Mon | Jan 18, 2021

Iran’s allies on high alert in Trump’s final weeks in office

Published:Friday | November 20, 2020 | 1:37 PM
In this photo released by the official website of the Office of the Iranian Supreme Leader, General Esmail Ghaani, newly appointed commander of Iran's Revolutionary Guards Quds Force, weeps while praying over the coffin of the force's previous head General Qassem Soleimani at the Tehran University campus in Tehran, Iran, Monday, January 6, 2020. On Friday, November 20, two Iraqi officials say Iran has instructed allies in the Middle East to be on high alert and avoid provoking tensions with the US that could give an outgoing Trump Administration cause to launch attacks in his final weeks in office. (Office of the Iranian Supreme Leader via AP)

BAGHDAD (AP) — Iran has instructed allies across the Middle East to be on high alert and avoid provoking tensions with the US that could give an outgoing Trump administration cause to launch attacks in the US president’s final weeks in office, Iraqi officials have said.

The request — delivered by a senior Iranian general to allies in Baghdad this week — reflects the growing regional anxiety over President Donald Trump’s unpredictable behaviour and the uncertainty in the chaotic transition period until President-elect Joe Biden takes over in two months.

Iran’s allies have collectively welcomed Trump’s election defeat. Under his presidency, tensions with Iran escalated, reaching fever pitch at the beginning of the year with the U.S. airstrike that killed Iran’s top general, Qassim Soleimani, at the Baghdad airport.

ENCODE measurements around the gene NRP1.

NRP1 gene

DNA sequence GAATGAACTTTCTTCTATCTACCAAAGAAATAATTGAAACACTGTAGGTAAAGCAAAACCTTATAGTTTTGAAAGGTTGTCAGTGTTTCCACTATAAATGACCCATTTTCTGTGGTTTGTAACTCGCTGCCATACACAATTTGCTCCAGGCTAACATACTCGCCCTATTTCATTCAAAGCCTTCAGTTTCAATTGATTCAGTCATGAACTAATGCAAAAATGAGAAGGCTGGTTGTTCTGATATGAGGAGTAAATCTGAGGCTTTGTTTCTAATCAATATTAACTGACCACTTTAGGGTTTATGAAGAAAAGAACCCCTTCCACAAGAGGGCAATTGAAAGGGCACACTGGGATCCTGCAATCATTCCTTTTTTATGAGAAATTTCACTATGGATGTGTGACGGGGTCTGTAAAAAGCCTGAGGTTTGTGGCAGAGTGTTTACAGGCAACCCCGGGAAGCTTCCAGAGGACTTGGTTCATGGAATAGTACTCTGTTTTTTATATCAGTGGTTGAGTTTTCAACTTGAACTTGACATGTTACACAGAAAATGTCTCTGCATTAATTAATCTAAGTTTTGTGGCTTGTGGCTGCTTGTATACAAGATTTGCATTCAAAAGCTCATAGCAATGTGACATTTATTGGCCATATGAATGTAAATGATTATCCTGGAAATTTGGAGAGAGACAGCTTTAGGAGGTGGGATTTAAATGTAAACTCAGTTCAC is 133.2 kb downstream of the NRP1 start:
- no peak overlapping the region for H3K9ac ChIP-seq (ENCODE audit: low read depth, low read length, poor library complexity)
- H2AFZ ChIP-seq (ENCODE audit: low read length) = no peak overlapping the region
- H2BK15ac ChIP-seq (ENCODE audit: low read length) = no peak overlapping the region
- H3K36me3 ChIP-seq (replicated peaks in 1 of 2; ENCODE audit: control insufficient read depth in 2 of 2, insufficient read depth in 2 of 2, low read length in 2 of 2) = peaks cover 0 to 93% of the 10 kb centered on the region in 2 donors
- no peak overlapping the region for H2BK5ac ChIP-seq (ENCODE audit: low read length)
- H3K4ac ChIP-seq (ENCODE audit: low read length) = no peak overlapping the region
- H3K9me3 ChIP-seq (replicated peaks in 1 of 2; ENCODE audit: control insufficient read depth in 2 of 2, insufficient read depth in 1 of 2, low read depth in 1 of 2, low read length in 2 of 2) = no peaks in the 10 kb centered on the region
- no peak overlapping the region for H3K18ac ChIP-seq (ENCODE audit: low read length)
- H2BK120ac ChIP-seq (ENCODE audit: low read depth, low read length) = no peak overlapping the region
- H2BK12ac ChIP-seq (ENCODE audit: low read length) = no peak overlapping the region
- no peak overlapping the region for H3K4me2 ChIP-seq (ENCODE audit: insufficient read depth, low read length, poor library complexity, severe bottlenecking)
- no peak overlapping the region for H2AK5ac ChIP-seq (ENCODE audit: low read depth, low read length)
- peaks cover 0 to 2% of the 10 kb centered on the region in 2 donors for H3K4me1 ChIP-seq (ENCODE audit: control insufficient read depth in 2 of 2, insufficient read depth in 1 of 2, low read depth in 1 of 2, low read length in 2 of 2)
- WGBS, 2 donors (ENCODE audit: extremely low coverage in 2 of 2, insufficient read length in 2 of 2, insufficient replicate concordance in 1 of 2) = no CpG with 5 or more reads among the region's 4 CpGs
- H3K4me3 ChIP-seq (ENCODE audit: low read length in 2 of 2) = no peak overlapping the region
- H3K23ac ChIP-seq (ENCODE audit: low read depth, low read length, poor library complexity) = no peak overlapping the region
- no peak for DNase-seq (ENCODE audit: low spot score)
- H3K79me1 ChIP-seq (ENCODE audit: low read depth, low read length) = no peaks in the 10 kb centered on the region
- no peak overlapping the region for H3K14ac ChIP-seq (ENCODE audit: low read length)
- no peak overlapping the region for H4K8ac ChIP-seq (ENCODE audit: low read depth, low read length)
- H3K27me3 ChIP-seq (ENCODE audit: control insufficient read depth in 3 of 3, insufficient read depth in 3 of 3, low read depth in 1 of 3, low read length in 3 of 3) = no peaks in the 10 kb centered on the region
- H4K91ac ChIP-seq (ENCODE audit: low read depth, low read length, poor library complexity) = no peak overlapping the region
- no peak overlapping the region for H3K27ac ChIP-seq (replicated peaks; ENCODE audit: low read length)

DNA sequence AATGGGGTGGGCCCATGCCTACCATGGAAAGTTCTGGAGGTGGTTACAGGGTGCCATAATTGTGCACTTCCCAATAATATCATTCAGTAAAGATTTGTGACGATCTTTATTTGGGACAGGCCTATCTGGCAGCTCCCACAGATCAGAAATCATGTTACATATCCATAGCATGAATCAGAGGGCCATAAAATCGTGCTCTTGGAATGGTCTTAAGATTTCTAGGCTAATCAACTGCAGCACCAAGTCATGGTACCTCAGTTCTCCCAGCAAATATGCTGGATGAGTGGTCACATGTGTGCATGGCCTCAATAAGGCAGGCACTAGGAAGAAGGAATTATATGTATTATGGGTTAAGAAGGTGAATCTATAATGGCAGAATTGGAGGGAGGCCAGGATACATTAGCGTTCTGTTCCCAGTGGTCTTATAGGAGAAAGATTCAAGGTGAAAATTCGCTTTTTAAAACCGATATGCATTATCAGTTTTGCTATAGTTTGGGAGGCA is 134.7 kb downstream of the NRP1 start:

Iran launched a ballistic missile attack in response to the fatal drone strike, targeting US soldiers in Iraq and wounding dozens.

Trump also unilaterally withdrew America in 2018 from Iran’s nuclear deal with world powers, meant to prevent it from developing nuclear weapons, and re-imposed punishing sanctions on Iran, crippling its economy.

Iran has since abandoned all limits on its uranium enrichment program, even as the deal’s other international partners have tried unsuccessfully to salvage it.

The incoming Biden administration has stated plans to rejoin or renegotiate the 2015 nuclear accord.

But there is growing concern over what Trump, who is refusing to concede the election, might do in the last days of his presidency — including a potential strike on America’s enemies abroad.

On Thursday, an adviser to Iran’s supreme leader warned in an interview with The Associated Press that any American attack on Iran could set off a “full-fledged war” in the region.

“We don’t welcome war. We are not after starting a war,” said Hossein Dehghan, who served in Iran’s paramilitary Revolutionary Guard before becoming a defence minister under President Hassan Rouhani.

The concern does not appear to be rooted in anything concrete — Trump has, in fact, ordered a drawdown in US troops in Iraq and Afghanistan to be completed by mid-January — but rather in general nervousness about the unpredictability of Trump’s actions.

His firing of Defence Secretary Mark Esper two days after the election triggered a flurry of speculation about whether it was related to a broader plan to strike abroad.

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